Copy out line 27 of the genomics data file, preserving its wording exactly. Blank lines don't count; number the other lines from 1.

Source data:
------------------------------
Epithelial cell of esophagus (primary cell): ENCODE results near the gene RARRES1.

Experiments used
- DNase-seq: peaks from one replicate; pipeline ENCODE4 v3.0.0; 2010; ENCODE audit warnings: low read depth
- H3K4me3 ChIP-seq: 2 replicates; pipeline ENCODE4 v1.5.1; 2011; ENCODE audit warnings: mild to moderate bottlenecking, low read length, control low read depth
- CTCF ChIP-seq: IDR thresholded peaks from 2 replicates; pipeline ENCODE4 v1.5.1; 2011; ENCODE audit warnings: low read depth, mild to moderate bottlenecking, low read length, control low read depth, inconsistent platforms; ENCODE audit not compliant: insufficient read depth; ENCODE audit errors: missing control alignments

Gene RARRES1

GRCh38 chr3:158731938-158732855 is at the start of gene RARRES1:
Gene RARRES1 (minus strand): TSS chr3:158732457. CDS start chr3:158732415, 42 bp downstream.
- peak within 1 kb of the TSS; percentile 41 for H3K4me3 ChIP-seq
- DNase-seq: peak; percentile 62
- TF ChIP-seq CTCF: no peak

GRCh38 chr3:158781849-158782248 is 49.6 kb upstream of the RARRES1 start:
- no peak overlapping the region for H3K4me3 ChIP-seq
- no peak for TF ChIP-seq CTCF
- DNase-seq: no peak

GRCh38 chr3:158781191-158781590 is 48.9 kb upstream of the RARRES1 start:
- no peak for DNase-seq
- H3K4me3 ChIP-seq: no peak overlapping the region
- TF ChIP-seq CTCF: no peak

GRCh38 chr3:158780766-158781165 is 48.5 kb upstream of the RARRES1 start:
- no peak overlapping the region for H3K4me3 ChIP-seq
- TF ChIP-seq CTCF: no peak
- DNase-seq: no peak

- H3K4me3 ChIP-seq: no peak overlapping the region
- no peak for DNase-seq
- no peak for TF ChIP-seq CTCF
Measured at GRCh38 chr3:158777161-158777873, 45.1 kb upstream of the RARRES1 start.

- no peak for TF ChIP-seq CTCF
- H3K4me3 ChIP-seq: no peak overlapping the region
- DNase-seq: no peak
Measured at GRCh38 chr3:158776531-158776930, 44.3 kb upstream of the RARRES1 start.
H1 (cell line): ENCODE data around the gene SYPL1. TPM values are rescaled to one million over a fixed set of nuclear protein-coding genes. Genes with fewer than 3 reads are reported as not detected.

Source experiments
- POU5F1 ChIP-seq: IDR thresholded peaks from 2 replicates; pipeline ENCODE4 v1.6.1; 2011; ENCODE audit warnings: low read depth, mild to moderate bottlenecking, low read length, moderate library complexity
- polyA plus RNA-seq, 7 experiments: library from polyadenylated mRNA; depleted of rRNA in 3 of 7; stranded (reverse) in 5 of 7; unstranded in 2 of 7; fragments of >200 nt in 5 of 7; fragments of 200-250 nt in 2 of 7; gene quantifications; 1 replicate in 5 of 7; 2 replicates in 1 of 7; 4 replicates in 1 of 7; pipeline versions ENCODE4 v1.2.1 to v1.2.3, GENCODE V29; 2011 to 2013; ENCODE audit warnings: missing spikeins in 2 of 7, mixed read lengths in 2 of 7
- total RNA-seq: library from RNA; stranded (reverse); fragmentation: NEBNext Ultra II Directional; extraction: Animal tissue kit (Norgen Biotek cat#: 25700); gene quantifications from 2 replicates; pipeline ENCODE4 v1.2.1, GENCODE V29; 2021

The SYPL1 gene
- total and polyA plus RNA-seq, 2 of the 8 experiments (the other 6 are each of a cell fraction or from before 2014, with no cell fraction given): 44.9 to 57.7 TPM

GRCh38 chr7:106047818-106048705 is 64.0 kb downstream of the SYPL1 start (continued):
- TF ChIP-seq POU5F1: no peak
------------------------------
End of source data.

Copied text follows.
Measured at GRCh38 chr3:158777161-158777873, 45.1 kb upstream of the RARRES1 start.